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United Kingdom ministers are on damage-control exercises this week with their Japanese counterparts after reportedly angering Tokyo with their tactics over a new post-Brexit trade treaty. This faux pas, following China’s abrupt cancellation of a UK ministerial trip last week, underlines the big challenges with the UK mission to negotiate new economic relationships in Asia and beyond.

Take the example of last week’s UK-Japan trade talks, which saw Tokyo taking diplomatic umbrage at what has been reported as the “high-handed” approach of British Foreign Secretary Jeremy Hunt and International Trade Secretary Liam Fox. The desire of Fox and Hunt to try to secure a speedy new trade agreement with Japan, with their “time is of the essence” calls, backfired prompting Japan to consider postponing the talks.

And this comes after Tokyo’s decision to refuse to replicate, in a post-Brexit UK trade treaty, the terms of agreement that Japan recently reached with the European Union (EU). Tokyo is, instead, reportedly seeking a tougher stance amidst the alarm of many Japanese firms, who employ some 140,000 UK-based employees, over the prospect of a no-deal Brexit withdrawal next month.

The diplomatic damage, however, with China could be even more significant for the UK, at least in the short term. A trip last week by Chancellor of the Exchequer Philip Hammond to Beijing was cancelled after Defence Secretary Gavin Williamson made earlier this month what was perceived by Chinese officials as a sabre-rattling speech in which he asserted that London could deploy an aircraft carrier in the Pacific for its first operational cruise in 2021. Such a move will be sensitive for Beijing, in part because it is involved in disputes with neighbouring countries over territorial claims in the South China Sea.

While there has been no public confirmation of the London-Beijing spat, the Chinese ambassador reportedly raised his concerns with the UK Foreign Office about Williamson’s speech. Moreover, former Chancellor George Osborne, who was a key architect of the so-called UK-China “golden era” in relations since 2015, has criticised the mixed messages coming from British Prime Minister Theresa May’s team over whether Beijing is an economic partner or military threat.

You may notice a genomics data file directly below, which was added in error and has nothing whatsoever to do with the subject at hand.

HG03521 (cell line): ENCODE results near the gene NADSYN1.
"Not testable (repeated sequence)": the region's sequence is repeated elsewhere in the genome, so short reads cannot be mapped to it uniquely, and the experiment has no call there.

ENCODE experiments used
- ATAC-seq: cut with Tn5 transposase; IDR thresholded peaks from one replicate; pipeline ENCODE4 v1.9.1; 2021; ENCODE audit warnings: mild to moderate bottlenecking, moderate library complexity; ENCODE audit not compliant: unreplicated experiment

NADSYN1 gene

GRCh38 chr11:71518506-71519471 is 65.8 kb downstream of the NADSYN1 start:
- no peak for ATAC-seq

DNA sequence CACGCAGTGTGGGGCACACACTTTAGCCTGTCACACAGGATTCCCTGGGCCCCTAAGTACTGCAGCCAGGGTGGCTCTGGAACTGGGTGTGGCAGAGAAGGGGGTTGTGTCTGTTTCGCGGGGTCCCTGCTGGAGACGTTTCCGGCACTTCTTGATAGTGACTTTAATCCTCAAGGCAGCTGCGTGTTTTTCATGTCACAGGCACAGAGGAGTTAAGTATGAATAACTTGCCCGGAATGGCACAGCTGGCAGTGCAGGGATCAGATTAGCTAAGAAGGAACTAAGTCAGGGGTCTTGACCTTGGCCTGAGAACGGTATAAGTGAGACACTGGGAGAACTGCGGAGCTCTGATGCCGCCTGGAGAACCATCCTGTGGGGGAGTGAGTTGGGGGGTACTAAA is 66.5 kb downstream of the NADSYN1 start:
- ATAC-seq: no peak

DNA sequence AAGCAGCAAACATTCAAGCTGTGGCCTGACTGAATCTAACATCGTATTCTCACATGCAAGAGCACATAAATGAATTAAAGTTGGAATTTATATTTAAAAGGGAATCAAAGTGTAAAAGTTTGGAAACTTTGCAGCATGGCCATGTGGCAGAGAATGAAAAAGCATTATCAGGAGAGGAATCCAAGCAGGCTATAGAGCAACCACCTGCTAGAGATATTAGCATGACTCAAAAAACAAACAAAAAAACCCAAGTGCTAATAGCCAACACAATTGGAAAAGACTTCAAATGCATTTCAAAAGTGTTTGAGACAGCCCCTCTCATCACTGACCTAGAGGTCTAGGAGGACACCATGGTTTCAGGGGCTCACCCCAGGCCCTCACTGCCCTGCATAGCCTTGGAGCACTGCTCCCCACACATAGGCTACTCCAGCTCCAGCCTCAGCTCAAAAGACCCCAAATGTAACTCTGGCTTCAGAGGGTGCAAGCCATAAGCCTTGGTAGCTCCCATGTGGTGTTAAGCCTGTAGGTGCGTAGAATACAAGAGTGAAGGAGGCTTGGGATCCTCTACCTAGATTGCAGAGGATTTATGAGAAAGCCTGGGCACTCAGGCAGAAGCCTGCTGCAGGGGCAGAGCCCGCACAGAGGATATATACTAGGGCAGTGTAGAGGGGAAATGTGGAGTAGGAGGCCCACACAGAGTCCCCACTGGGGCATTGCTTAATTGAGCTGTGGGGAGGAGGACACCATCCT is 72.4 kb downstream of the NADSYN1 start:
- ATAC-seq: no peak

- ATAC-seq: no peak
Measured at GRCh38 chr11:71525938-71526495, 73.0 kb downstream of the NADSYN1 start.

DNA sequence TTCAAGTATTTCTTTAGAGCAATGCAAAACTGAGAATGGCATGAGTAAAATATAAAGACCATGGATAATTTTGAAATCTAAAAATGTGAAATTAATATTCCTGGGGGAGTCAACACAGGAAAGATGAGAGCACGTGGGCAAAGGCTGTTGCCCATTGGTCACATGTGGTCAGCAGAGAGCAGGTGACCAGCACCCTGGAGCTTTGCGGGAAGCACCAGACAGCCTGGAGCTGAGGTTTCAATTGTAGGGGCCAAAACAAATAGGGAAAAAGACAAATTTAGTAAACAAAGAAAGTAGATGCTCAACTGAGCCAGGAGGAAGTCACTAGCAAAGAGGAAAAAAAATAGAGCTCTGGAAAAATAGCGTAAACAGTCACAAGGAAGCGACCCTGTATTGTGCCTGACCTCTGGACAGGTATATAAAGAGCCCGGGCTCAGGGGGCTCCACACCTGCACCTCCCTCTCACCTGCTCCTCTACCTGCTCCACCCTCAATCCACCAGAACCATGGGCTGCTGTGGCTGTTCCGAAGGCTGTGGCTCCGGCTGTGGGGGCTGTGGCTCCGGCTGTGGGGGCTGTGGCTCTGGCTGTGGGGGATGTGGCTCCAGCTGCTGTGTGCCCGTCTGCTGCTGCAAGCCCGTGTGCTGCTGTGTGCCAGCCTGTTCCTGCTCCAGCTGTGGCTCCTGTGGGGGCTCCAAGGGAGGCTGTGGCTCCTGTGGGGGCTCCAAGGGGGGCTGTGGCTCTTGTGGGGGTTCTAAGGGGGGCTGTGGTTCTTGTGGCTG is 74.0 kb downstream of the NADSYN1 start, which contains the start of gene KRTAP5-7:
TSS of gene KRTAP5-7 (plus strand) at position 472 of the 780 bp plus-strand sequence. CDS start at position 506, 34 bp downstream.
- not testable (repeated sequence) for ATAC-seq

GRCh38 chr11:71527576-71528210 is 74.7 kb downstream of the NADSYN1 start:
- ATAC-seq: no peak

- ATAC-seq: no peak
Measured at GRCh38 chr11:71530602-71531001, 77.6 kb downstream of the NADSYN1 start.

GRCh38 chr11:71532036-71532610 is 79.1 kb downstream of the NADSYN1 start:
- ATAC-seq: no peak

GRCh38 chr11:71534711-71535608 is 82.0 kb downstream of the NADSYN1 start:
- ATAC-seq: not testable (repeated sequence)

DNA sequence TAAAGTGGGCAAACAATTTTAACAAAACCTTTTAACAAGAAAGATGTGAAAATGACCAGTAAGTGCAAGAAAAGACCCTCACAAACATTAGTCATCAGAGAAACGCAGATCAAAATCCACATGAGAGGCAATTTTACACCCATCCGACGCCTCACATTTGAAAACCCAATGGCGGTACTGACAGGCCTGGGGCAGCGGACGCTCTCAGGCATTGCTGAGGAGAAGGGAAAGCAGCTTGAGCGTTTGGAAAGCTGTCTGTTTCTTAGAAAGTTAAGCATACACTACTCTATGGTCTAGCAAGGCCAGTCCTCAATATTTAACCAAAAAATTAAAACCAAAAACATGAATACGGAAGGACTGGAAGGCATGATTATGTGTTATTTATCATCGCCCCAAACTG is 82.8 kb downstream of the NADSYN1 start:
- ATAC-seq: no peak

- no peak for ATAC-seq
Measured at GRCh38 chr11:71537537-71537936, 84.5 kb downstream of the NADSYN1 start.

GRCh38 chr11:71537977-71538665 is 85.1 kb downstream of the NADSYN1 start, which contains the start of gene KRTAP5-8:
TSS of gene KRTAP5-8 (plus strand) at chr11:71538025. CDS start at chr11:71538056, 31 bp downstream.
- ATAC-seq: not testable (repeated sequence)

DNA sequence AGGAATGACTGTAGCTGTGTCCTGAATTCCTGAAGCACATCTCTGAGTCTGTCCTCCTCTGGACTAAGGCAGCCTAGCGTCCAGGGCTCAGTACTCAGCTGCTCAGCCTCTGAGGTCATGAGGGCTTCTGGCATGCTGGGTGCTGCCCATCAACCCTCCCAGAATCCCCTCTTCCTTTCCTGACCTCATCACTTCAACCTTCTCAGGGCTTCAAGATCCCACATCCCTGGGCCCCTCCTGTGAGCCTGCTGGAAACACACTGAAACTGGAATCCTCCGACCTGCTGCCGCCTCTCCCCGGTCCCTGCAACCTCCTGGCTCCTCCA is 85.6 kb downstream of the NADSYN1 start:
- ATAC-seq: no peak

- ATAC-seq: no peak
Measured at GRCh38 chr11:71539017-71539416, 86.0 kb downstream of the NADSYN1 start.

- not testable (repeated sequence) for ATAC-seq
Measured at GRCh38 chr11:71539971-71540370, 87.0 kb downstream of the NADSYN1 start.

While Hammond’s trip could yet be re-scheduled, the latest skirmishes with Tokyo and Beijing highlight the delicate diplomatic balancing act that London is engaged in with its post-Brexit diplomacy. China is a good case in point given that the 2016 Brexit vote has only increased the emphasis the UK is putting on consolidating ties with Beijing with the March 29 Brexit deadline looming.

Through this Brexit lens, the most important element of the bilateral relationship with Beijing is economic. The UK received in recent years the largest amount of Chinese foreign direct investment of any EU country, and China has been one of the UK’s largest trade partners in Europe, after Germany.

The pre-eminence of economics in bilateral ties has been heavily underscored in recent trips to China by UK functionaries, including one by May last year, that sought to demonstrate the potential for post-Brexit trade ties from infrastructure, and green finance and technological innovation. Take the example of UK energy and technology businesses that are eager to gain market opportunities in the massive Chinese market, and where the UK is well-positioned as a leader.

Yet, important as the economic realm is in bilateral relations, security issues are important too. Here, China has tried to expand military cooperation with the UK, including for the first time last year sending warships to London. It is in this context that Williamson’s speech this month will have troubled Beijing.

For many, it might appear that the bilateral relationship is overwhelmingly one-way traffic, especially given that Chinese economy is now a multiple of that of Britain’s. However, for all that Beijing may be the more powerful partner, it is grateful to the Conservative Government for ratcheting down, in public at least, human rights concerns about China, especially after bilateral relations temporarily went into a deep freeze in 2012 when then-prime minister David Cameron met the Dalai Lama.

While this stance is certainly not without controversy, including with Labour leader Jeremy Corbyn, who raised human rights issue with Chinese President Xi Jinping in 2015 in London, Brexit means that the May team increasingly believes that enhancing ties with Beijing is in UK’s national interest. Barring ill health, Xi will be in power well into the 2020s, and, especially with Brexit, it is widely viewed by Conservatives that there is an opportunity to develop a relationship for years to come.

In this context, Washington had previously raised concerns about the degree to which London was perceived to be cosying up to Beijing, especially under the previous government of Cameron when Osborne pledged to make the UK “China’s best partner in the West”. This ruffled the feathers of the then administration of United States president Barack Obama, following the UK’s decision to become a founder member of the Asian Infrastructure Investment Bank, with an unnamed senior Obama official warning “about a trend toward constant [UK] accommodation of Beijing, which is not the best way to engage a rising power”.

The recent spats with Beijing, and indeed Tokyo, underline the post-Brexit balancing act that the UK government faces in its desire to warm ties. With the dominance of economics in bilateral relations with China, security and human rights issues will continue to prick Beijing, as Williamson’s speech showed, and the UK government remains under domestic and international scrutiny on these issues.

Andrew Hammond is an Associate at LSE IDEAS at the London School of Economics.